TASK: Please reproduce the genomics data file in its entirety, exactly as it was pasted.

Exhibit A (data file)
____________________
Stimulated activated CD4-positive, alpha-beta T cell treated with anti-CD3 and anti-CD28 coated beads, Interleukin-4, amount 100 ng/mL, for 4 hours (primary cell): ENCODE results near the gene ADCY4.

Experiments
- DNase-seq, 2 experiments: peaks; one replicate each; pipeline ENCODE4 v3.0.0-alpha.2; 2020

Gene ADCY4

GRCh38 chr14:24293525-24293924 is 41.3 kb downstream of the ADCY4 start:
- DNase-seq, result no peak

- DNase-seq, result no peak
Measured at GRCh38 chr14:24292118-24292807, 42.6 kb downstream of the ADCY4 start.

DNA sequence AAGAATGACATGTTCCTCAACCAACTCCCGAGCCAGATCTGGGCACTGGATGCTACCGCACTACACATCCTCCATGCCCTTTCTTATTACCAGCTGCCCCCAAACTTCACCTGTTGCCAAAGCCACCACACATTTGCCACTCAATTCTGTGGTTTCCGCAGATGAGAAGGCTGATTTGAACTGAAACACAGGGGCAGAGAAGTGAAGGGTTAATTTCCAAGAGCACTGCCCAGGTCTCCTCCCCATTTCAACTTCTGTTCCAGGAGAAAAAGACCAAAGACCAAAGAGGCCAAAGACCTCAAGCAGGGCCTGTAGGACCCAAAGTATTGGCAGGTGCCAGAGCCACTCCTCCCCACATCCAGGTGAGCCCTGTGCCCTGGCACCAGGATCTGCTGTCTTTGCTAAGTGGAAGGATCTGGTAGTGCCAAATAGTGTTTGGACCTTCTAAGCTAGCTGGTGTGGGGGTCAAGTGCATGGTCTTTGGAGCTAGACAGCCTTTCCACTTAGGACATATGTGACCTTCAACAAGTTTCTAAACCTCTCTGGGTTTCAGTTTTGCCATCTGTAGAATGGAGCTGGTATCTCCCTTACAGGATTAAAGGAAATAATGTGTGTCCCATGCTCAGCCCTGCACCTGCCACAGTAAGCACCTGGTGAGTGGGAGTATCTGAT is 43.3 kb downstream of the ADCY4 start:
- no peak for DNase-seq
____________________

Stimulated activated CD4-positive, alpha-beta T cell treated with anti-CD3 and anti-CD28 coated beads, Interleukin-4, amount 100 ng/mL, for 4 hours (primary cell): ENCODE results near the gene ADCY4.

Experiments
- DNase-seq, 2 experiments: peaks; one replicate each; pipeline ENCODE4 v3.0.0-alpha.2; 2020

Gene ADCY4

GRCh38 chr14:24293525-24293924 is 41.3 kb downstream of the ADCY4 start:
- DNase-seq, result no peak

- DNase-seq, result no peak
Measured at GRCh38 chr14:24292118-24292807, 42.6 kb downstream of the ADCY4 start.

DNA sequence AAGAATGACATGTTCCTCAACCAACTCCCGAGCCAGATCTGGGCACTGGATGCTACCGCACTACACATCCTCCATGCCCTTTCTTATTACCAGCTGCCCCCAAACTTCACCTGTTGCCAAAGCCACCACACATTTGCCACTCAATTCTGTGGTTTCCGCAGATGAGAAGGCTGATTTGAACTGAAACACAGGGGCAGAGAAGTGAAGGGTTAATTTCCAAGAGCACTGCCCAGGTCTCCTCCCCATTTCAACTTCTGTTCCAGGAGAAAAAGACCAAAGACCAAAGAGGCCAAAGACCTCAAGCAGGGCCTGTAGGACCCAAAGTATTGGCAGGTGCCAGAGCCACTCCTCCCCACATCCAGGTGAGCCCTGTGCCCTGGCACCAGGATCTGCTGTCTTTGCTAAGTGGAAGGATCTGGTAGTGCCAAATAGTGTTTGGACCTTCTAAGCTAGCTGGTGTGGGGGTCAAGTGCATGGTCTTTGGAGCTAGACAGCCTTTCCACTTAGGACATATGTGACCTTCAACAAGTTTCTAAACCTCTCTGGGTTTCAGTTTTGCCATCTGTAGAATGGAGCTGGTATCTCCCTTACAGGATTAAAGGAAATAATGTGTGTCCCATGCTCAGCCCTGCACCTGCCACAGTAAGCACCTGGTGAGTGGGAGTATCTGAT is 43.3 kb downstream of the ADCY4 start:
- no peak for DNase-seq